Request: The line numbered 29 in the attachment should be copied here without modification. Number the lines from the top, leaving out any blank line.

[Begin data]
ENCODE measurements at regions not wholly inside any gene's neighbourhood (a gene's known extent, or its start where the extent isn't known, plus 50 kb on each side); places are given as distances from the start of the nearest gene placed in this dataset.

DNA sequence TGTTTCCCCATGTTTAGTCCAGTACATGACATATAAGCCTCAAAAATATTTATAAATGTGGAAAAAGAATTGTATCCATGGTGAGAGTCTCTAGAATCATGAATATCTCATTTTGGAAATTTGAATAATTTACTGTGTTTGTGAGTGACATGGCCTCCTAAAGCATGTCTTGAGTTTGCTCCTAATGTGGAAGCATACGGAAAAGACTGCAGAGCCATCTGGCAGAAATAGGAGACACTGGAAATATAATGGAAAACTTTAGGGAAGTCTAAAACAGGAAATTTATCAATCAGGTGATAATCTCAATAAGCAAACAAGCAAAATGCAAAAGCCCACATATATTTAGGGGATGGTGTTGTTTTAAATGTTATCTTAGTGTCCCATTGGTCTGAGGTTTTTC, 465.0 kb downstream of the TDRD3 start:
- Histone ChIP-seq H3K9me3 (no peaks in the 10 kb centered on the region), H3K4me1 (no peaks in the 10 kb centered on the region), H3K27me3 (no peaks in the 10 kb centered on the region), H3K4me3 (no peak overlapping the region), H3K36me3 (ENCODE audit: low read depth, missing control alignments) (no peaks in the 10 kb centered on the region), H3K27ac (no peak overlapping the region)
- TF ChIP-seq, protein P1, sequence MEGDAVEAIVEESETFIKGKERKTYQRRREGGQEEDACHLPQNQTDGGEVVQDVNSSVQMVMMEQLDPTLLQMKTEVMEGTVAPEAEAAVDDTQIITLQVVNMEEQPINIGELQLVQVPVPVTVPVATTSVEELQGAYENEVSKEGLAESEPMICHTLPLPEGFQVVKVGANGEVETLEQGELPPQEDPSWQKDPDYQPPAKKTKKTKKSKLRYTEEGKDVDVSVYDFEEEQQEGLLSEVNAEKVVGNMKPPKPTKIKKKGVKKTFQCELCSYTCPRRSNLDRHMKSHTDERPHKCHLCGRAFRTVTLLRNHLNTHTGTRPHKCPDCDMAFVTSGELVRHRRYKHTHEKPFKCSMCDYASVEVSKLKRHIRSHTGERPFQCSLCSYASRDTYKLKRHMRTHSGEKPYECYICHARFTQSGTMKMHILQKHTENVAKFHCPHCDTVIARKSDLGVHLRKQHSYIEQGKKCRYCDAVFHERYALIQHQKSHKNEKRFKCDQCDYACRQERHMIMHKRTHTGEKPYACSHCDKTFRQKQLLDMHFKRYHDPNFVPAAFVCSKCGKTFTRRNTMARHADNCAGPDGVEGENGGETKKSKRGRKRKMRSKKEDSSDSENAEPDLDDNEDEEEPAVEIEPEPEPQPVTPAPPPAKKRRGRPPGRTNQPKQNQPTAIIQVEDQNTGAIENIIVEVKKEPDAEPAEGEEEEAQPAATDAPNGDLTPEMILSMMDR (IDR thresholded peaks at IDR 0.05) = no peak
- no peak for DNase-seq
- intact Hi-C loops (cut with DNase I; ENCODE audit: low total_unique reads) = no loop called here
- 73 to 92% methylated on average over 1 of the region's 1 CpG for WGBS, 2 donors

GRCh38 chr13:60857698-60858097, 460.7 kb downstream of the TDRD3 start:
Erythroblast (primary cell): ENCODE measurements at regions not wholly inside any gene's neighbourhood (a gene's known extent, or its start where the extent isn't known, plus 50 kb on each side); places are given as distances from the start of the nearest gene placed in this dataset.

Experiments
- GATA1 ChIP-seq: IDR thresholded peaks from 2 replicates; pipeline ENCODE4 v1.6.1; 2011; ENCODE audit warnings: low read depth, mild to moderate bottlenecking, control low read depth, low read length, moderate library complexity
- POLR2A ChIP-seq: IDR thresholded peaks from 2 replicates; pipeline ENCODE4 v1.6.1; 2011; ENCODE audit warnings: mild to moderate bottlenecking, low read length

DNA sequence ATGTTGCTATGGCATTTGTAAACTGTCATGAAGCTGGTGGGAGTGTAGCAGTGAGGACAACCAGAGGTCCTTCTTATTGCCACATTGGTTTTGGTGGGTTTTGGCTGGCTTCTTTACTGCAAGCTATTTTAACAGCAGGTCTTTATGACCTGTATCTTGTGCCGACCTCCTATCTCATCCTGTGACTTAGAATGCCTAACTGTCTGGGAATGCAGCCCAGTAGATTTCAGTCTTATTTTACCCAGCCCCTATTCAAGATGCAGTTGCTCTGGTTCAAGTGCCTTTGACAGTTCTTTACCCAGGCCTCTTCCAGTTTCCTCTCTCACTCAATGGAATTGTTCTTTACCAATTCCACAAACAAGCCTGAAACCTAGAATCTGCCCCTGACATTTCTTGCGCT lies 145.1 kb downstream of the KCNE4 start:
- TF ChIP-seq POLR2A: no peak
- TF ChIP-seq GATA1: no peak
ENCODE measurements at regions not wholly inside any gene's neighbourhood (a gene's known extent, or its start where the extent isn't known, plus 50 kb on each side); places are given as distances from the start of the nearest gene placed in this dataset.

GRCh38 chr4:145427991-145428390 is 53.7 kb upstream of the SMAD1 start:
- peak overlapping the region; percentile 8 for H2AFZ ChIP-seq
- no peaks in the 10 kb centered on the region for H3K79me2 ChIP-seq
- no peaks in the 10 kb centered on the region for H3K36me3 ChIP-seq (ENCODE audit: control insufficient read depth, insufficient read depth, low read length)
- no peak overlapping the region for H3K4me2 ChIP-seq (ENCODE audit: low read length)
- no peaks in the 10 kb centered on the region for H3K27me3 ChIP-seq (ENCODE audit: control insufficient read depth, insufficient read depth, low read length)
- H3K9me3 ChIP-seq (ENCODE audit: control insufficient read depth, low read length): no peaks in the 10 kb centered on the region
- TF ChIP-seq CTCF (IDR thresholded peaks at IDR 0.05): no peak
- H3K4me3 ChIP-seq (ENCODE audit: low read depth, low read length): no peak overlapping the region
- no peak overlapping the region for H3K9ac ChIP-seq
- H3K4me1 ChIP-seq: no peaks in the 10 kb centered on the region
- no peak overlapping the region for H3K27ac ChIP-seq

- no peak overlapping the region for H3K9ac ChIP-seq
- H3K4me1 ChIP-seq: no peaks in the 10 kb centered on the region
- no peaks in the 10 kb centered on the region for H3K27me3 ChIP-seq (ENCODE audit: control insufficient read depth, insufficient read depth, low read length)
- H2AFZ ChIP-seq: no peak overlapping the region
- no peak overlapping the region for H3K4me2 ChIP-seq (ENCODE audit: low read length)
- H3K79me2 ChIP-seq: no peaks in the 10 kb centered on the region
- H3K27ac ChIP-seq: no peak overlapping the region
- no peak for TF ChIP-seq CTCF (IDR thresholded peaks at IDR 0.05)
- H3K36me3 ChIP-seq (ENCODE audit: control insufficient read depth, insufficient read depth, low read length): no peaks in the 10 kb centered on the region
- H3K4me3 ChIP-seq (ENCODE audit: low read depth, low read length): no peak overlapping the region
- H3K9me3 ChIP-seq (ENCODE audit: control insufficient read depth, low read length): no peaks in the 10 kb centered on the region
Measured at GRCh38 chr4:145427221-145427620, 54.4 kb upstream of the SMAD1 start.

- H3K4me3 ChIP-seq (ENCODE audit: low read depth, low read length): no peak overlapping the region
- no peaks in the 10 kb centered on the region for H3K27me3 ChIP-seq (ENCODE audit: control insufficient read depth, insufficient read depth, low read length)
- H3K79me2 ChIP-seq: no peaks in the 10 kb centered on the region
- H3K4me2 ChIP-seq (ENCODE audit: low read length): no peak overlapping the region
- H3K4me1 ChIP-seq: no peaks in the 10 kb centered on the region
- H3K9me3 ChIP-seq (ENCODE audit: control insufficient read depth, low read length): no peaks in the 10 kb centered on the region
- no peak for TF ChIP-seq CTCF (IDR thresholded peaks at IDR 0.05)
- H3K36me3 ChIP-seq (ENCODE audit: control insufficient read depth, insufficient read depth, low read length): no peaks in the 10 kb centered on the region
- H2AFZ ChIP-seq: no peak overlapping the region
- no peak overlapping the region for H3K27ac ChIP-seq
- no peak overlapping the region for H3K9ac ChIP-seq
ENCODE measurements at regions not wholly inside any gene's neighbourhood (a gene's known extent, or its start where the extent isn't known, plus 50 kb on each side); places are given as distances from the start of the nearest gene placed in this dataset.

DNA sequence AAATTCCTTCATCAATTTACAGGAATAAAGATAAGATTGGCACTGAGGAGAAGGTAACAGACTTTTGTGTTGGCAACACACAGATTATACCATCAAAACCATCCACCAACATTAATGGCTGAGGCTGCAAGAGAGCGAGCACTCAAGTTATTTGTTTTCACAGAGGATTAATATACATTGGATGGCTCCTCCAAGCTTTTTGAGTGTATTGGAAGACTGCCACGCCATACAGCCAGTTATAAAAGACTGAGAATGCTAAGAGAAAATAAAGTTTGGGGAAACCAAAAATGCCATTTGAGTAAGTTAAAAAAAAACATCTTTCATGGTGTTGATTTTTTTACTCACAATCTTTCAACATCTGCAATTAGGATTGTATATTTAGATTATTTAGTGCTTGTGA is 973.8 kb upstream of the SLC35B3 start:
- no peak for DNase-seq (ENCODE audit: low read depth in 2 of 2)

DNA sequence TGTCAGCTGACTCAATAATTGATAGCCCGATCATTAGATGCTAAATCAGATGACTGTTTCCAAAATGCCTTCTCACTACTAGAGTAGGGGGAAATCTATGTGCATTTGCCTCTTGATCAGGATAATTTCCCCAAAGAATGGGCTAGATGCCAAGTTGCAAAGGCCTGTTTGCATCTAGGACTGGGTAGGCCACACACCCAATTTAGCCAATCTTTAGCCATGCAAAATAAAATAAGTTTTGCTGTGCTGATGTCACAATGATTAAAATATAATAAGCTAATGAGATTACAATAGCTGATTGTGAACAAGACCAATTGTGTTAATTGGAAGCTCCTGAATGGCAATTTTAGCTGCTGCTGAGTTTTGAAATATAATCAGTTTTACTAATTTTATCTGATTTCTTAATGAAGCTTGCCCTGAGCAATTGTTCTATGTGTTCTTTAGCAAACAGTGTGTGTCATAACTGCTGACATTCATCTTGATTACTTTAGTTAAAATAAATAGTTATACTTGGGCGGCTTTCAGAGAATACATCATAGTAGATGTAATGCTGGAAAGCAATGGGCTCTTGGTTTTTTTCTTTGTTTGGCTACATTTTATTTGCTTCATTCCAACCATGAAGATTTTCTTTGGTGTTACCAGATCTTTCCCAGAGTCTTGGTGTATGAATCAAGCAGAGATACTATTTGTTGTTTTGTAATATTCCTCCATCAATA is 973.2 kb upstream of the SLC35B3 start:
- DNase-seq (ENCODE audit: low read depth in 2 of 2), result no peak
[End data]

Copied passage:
- no peak overlapping the region for H3K9ac ChIP-seq